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"There are two ways of constructing a software design: One way is to make it so simple that there are obviously no deficiencies, and the other way is to make it so complicated that there are no obvious deficiencies. The first method is far more difficult." - C.A.R. Hoare
I like the SAMS books as they start from the absolute beginning and work through a language using discrete lessons. Each lesson is supposed to take an hour -- which is probably accurate for a complete beginner -- however, anyone with any programming knowledge will buzz through the first 7 lessons in less than an hour.
Each lesson has a quiz and exercises for practice, some of which are practical brain teasers. My learning style needs practical work to cement the lessons.
After you've learned the language fundamentals, you will be overwhelmed with all the other "stuff" you will need to know. For all that "other stuff", I think you will find this other article, also by Eric Elliot, to be *very* helpful:
ALL ABOUT COUNTING RIGHT
In a dark room (so you can't actually recognize the coins, but feel and mover them only) there are 284 coins scattered on the floor. It is known that only 14 hast their tail upward.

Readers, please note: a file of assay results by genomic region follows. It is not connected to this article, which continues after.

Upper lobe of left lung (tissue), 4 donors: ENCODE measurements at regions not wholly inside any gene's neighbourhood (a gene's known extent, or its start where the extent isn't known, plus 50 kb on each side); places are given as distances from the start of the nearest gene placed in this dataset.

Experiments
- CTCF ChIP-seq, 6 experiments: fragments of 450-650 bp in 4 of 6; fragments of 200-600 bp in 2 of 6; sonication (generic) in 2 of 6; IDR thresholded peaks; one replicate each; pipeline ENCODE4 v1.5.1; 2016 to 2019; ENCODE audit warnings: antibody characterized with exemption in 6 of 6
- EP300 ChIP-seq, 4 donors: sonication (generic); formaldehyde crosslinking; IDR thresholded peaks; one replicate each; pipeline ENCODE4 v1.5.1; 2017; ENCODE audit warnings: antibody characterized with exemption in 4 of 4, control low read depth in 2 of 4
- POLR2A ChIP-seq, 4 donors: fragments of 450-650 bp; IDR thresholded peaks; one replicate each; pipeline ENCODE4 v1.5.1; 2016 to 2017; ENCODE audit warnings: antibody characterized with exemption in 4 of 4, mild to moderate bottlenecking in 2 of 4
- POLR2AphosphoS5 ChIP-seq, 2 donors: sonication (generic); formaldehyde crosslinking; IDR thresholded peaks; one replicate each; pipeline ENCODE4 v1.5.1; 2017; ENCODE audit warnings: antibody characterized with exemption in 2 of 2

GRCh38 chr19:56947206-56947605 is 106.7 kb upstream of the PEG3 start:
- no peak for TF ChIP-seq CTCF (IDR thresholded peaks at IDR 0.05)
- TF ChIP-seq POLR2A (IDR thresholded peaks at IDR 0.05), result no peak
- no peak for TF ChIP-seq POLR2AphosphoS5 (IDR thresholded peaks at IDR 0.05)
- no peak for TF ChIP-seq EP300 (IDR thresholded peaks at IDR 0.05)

Create two piles of coins - using all the coins in the room - with the same number of coins with their tails up...
Skipper: We'll fix it. Alex: Fix it? How you gonna fix this? Skipper: Grit, spit and a whole lotta duct tape.
Soo... you can feel the coins (determine sides) and the only requirements are two piles with equal tails up coins? Just pick up all the coins, splitting them into two heads-up piles of 149 each. Or two piles of 142 heads-up, 7 tails-up, or any other combination that strikes your fancy. You can determine coin side by feel pretty easily for all coins I'm familiar with